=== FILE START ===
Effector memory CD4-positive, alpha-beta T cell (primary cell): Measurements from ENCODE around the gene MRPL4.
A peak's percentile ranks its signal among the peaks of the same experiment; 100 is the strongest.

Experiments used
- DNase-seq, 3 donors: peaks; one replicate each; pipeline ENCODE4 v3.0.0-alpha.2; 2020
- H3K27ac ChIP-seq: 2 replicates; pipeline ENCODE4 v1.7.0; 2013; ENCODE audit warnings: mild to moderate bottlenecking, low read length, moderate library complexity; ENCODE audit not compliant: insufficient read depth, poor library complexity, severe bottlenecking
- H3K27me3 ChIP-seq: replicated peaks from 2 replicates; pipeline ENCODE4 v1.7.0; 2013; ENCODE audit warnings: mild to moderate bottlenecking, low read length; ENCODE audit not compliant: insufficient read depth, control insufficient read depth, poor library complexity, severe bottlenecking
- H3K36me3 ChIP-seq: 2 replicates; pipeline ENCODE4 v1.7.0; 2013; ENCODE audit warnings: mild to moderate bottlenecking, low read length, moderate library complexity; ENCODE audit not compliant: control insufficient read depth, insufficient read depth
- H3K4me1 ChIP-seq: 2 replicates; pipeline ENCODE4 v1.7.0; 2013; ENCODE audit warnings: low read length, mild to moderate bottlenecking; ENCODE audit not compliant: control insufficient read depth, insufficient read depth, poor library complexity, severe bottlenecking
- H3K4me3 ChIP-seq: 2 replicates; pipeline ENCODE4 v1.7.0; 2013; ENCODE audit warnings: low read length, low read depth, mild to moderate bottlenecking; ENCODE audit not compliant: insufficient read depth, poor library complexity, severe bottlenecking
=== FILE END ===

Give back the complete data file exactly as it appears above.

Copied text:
Effector memory CD4-positive, alpha-beta T cell (primary cell): Measurements from ENCODE around the gene MRPL4.
A peak's percentile ranks its signal among the peaks of the same experiment; 100 is the strongest.

Experiments used
- DNase-seq, 3 donors: peaks; one replicate each; pipeline ENCODE4 v3.0.0-alpha.2; 2020
- H3K27ac ChIP-seq: 2 replicates; pipeline ENCODE4 v1.7.0; 2013; ENCODE audit warnings: mild to moderate bottlenecking, low read length, moderate library complexity; ENCODE audit not compliant: insufficient read depth, poor library complexity, severe bottlenecking
- H3K27me3 ChIP-seq: replicated peaks from 2 replicates; pipeline ENCODE4 v1.7.0; 2013; ENCODE audit warnings: mild to moderate bottlenecking, low read length; ENCODE audit not compliant: insufficient read depth, control insufficient read depth, poor library complexity, severe bottlenecking
- H3K36me3 ChIP-seq: 2 replicates; pipeline ENCODE4 v1.7.0; 2013; ENCODE audit warnings: mild to moderate bottlenecking, low read length, moderate library complexity; ENCODE audit not compliant: control insufficient read depth, insufficient read depth
- H3K4me1 ChIP-seq: 2 replicates; pipeline ENCODE4 v1.7.0; 2013; ENCODE audit warnings: low read length, mild to moderate bottlenecking; ENCODE audit not compliant: control insufficient read depth, insufficient read depth, poor library complexity, severe bottlenecking
- H3K4me3 ChIP-seq: 2 replicates; pipeline ENCODE4 v1.7.0; 2013; ENCODE audit warnings: low read length, low read depth, mild to moderate bottlenecking; ENCODE audit not compliant: insufficient read depth, poor library complexity, severe bottlenecking